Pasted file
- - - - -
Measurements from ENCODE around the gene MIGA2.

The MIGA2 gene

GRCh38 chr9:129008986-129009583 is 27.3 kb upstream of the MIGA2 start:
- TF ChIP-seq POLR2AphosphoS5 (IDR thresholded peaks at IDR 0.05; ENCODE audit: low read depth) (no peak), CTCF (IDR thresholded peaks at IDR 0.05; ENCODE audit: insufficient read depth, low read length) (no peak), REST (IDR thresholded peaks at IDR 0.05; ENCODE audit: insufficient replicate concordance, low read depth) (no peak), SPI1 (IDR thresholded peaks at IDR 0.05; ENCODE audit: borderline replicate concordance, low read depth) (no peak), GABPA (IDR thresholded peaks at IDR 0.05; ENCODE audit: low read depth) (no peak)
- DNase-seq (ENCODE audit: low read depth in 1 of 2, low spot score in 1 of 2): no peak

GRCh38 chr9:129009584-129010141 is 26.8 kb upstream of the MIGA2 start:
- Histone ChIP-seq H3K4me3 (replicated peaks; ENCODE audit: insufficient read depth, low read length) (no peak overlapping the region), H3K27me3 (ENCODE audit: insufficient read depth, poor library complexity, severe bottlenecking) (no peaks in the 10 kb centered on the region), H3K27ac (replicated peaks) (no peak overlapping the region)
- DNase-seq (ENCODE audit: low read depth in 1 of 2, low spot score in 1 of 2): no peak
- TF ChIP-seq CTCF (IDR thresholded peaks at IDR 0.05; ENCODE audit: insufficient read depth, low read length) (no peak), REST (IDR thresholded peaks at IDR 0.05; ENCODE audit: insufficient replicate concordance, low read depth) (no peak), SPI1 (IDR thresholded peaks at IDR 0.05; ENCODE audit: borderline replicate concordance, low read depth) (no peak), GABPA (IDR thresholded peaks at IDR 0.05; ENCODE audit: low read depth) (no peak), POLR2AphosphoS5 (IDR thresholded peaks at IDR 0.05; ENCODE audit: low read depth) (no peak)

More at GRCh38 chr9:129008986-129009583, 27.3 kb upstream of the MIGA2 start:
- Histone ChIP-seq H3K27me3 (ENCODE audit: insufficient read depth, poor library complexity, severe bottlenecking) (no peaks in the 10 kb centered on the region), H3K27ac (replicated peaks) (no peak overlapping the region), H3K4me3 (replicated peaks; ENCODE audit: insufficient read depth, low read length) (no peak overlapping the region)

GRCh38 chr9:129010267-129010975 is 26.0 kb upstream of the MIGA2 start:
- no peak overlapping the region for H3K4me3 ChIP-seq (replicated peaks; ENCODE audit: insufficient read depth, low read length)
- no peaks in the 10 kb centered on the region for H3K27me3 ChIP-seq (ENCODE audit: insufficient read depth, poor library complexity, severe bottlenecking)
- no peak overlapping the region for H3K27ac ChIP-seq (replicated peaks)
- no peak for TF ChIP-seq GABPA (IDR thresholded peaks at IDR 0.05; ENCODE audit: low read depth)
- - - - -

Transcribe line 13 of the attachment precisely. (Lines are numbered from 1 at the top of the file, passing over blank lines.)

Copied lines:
- no peak overlapping the region for H3K4me3 ChIP-seq (replicated peaks; ENCODE audit: insufficient read depth, low read length)